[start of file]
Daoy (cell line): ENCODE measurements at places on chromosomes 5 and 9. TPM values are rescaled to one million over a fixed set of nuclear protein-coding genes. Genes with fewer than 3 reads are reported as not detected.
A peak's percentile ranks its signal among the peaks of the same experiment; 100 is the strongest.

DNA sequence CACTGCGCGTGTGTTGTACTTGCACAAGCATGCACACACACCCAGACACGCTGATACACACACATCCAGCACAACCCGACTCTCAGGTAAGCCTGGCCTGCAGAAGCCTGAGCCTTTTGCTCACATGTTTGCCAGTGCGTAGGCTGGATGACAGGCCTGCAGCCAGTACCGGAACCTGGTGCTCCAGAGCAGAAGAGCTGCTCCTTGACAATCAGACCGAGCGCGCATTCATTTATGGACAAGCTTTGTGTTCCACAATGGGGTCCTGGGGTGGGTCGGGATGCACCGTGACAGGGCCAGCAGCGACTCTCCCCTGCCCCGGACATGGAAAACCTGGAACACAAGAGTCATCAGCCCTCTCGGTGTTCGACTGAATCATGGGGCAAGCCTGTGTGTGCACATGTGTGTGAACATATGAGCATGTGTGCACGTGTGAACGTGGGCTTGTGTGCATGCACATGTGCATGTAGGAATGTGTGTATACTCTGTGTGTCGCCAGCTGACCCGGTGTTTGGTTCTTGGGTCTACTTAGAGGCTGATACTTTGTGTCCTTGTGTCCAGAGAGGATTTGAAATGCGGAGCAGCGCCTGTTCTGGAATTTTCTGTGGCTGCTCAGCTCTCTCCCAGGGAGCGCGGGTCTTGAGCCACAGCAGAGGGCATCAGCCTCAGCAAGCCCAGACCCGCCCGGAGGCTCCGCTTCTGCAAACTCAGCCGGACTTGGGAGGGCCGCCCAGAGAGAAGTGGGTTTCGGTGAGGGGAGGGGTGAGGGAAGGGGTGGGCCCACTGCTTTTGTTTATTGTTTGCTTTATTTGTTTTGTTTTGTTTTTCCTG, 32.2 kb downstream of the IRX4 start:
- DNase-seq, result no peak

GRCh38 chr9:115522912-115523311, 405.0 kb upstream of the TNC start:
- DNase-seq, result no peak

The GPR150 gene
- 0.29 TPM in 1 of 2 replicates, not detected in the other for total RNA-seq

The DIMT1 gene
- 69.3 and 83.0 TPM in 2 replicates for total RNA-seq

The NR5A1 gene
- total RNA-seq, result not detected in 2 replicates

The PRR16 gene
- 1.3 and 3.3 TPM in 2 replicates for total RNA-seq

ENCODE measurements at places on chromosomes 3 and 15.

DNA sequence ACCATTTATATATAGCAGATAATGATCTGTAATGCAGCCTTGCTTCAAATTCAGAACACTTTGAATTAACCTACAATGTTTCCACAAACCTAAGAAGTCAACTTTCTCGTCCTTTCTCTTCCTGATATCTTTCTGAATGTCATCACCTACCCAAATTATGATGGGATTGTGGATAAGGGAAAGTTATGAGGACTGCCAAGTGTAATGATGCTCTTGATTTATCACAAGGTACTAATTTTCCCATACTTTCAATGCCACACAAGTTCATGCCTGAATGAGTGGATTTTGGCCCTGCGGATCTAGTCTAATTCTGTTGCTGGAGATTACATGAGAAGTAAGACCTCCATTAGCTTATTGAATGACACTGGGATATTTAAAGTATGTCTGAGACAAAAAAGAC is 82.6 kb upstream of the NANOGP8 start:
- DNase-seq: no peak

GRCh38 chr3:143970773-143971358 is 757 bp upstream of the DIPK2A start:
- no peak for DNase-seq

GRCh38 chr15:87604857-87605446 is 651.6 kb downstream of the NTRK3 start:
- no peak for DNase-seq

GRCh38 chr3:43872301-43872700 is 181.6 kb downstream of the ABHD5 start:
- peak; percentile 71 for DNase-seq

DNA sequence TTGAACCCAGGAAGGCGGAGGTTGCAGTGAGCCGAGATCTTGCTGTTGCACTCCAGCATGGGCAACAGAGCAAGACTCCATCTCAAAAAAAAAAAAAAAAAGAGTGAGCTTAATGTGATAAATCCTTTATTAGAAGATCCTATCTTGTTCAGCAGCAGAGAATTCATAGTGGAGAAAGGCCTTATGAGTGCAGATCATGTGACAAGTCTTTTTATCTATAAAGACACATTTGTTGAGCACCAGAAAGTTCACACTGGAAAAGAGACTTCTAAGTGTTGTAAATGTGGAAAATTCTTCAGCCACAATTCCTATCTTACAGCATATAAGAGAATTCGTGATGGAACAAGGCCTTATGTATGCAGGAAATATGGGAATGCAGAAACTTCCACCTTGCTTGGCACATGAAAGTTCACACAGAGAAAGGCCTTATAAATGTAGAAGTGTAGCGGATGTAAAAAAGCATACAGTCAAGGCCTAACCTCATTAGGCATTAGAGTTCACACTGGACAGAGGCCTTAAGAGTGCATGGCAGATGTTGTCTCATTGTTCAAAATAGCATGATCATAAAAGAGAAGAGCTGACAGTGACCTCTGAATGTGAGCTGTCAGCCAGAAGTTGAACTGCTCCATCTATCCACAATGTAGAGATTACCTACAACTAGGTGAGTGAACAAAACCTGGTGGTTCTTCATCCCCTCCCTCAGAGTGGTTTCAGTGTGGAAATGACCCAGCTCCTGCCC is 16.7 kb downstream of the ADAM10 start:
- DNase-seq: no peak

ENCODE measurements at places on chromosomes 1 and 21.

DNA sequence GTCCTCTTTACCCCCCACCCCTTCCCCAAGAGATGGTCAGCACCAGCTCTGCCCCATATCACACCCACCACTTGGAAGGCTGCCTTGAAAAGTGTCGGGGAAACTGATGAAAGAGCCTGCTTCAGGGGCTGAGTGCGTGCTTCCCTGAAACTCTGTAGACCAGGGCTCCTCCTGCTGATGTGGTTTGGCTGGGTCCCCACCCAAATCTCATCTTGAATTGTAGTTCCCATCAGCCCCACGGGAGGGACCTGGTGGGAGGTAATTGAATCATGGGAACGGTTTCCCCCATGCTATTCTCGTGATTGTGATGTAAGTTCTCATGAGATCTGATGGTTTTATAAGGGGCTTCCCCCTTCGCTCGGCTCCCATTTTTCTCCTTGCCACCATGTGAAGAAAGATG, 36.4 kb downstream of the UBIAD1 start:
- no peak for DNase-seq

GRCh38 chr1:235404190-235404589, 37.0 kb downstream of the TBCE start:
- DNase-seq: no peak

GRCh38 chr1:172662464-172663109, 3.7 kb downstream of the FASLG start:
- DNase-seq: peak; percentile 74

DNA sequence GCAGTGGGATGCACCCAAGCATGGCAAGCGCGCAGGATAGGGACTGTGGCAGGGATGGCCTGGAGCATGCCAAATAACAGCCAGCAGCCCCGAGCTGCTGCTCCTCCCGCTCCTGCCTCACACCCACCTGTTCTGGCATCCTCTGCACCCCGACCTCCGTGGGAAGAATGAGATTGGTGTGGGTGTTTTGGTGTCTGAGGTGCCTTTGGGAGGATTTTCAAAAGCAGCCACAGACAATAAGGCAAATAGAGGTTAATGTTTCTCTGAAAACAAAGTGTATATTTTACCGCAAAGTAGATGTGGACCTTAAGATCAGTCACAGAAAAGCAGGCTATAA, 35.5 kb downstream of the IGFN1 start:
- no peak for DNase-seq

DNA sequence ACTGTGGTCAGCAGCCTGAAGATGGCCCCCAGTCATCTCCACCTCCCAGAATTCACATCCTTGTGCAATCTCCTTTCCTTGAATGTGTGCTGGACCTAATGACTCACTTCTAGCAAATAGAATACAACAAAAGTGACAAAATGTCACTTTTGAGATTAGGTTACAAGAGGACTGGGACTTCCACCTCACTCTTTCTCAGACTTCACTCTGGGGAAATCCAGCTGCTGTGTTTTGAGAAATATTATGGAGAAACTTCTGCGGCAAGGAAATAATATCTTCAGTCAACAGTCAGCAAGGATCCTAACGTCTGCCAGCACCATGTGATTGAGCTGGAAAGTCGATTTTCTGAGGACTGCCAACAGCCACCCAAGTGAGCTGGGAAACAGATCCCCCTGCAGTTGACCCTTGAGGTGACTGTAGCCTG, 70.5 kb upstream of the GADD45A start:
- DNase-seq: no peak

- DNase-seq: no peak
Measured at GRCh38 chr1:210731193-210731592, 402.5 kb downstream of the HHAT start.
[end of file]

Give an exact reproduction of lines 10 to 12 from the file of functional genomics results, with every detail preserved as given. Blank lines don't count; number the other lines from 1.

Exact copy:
- 69.3 and 83.0 TPM in 2 replicates for total RNA-seq

The NR5A1 gene
- total RNA-seq, result not detected in 2 replicates